A Hanover County resident and self-proclaimed leader of the Ku Klux Klan will spend at least five years behind bars after a Henrico County Judge found him guilty of five misdemeanor assault charges of assault, hit-and-run and property damage a result of his attempt to run down protestors at a Black Lives Matter protest.
“They scattered like cockroaches,” Harry H. Rogers, 36, bragged on a Facebook live video he posted after the attack on June 7. “It’s kind of funny if you ask me.”
Henrico County judge Thomas O. Bondurant Jr. wasn’t laughing this week when he gave Rogers the maximum sentence of 12 months on each of the five counts. That’s a total of 60 months.
What is it with Hanover County folks who go to other localities in the Old Dominion to cause trouble? In Floyd County, Roger Altizer Jr,, a Hanover County man reportedly working in the area on a construction job, waved a confederate flag in an apparent intent to disrupt a peaceful rally on June 13 in front of our courthouse. The charges say he uttered racial slurs and yanked off his shirt off while challenging others to fight. Floyd County deputies arrested him, and he faces misdemeanor assault charges. He also has a jury trial pending on a felony firearms charge back in Hanover.
Harry Rogers also has three felony charges pending for attempted malicious wounding from ramming his car into rally participants on June 7 just outside Richmond.
“Let’s go have some fun,” Rogers said in a post on Facebook before heading to the rally in Henrico County. He urged others to join him.
“He was proud of what he was doing,”Henrico Commonwealth’s Attorney Shannon Taylor told the court this week. “His intent was to go down there and instill fear.”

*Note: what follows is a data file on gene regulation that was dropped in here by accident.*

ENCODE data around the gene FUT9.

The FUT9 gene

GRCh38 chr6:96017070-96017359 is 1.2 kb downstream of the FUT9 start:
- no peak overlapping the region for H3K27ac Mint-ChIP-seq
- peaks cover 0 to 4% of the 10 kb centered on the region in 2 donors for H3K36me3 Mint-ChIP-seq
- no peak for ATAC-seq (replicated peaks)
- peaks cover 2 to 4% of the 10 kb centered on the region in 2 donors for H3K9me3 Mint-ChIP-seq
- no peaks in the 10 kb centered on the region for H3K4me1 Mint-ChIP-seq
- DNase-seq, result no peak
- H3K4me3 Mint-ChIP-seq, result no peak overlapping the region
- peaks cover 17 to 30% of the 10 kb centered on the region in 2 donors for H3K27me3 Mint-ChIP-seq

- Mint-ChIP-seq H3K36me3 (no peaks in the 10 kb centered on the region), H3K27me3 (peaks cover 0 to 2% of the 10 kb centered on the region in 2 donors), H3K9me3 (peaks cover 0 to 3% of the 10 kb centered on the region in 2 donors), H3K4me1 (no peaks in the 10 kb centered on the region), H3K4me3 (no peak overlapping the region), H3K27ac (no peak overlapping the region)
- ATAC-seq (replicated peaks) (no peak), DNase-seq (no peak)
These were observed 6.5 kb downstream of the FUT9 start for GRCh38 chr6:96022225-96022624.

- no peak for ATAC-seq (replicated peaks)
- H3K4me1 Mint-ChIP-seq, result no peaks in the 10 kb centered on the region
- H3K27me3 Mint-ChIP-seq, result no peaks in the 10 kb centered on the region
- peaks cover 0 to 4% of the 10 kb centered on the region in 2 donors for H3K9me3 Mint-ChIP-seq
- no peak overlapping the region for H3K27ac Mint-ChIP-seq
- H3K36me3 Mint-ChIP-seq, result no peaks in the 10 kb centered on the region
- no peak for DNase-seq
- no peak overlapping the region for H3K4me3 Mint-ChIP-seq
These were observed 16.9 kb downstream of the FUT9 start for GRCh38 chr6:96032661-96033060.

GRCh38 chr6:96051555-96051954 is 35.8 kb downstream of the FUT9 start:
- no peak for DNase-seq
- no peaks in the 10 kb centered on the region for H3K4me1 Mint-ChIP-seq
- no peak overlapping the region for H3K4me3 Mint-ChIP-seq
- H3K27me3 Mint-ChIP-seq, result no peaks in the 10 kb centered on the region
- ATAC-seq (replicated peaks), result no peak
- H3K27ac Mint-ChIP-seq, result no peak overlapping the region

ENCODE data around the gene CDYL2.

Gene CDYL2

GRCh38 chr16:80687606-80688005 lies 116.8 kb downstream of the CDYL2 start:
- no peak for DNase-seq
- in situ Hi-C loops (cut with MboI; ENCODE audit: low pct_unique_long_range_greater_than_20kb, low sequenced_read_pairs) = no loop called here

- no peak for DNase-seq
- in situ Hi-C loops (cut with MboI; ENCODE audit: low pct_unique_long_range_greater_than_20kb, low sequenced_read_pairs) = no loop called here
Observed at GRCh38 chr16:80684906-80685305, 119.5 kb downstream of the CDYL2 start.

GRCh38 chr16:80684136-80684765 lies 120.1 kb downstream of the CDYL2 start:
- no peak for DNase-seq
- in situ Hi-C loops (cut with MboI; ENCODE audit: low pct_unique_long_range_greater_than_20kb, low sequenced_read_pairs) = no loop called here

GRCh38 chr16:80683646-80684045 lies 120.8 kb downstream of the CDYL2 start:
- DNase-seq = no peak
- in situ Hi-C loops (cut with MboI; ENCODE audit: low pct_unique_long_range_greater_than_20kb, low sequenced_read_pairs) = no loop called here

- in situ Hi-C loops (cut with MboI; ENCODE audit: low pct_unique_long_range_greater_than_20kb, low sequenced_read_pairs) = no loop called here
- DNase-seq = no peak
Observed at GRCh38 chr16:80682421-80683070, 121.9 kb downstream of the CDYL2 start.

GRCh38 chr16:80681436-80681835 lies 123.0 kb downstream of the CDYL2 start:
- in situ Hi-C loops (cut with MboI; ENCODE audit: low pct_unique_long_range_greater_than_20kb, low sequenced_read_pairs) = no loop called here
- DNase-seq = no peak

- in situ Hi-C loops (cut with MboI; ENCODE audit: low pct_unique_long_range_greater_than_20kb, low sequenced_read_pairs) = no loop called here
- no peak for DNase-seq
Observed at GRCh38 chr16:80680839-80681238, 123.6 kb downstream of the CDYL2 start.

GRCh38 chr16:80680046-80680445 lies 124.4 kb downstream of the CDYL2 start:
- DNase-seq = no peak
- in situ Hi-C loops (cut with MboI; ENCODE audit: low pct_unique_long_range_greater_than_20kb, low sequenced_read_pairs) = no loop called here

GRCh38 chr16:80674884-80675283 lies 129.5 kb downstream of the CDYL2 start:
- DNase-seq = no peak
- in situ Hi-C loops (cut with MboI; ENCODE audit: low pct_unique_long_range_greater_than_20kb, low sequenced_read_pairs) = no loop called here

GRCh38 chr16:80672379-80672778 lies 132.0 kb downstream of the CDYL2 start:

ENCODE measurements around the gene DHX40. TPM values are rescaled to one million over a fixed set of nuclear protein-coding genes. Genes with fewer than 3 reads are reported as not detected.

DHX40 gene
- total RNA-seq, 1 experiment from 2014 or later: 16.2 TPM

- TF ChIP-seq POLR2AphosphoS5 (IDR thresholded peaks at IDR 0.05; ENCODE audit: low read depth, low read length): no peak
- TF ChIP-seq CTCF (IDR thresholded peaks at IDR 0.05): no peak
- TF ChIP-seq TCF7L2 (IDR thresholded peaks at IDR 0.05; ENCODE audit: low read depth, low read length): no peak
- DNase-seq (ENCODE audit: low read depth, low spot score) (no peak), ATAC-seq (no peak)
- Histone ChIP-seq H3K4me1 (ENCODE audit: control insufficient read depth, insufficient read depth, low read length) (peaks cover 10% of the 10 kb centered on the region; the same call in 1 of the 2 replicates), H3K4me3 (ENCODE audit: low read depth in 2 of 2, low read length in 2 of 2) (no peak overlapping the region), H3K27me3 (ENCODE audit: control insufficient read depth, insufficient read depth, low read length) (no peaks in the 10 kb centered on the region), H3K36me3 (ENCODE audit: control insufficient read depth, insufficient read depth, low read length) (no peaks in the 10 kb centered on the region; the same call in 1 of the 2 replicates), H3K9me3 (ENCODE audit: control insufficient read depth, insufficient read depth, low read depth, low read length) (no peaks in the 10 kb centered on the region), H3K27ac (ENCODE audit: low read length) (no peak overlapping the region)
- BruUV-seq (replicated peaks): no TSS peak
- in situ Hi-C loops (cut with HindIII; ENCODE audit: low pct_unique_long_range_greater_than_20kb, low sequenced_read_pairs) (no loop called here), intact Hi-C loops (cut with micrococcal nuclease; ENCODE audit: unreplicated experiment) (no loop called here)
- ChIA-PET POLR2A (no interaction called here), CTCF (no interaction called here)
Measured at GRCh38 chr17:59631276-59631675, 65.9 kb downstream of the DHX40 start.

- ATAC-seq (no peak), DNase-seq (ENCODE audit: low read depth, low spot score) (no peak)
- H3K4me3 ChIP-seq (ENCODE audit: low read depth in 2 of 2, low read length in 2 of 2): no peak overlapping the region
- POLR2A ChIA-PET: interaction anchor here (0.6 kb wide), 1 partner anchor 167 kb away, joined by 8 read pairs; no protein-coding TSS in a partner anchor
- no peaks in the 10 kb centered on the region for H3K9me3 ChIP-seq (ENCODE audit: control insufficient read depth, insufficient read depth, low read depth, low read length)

When police searched Rogers’ home and vehicle, they found several guns, including an assault-style rifle. He had a pistol with him during the assault, along with extended magazine clips and ammunition.
The police also found KKK items in Rogers’ home that he shares with his girlfriend and their son. The items included patches, literature and a green grand dragon robe. They also found a book, “The Practice of Klannishness,” which Henrico gang unit Sgt. Douglas Wood called a “KKK Bible” that preaches claims of white superiority.
Rogers’ felonies will be examined by a Henrico County grand jury. If indicted, he will go to trial in Circuit Court.
In Floyd County, Roger Andrew Altizer Jr. faces a judge Sept. 24 on charges of assault & battery and disorderly conduct. In Hanover County Circuit Court, his felony case of shooting from a vehicle, which apparently stemmed from a road rage incident, is scheduled to go before a jury on October 9.
(This article includes information from The Richmond Times-Disptach. Our thanks for their reporting.)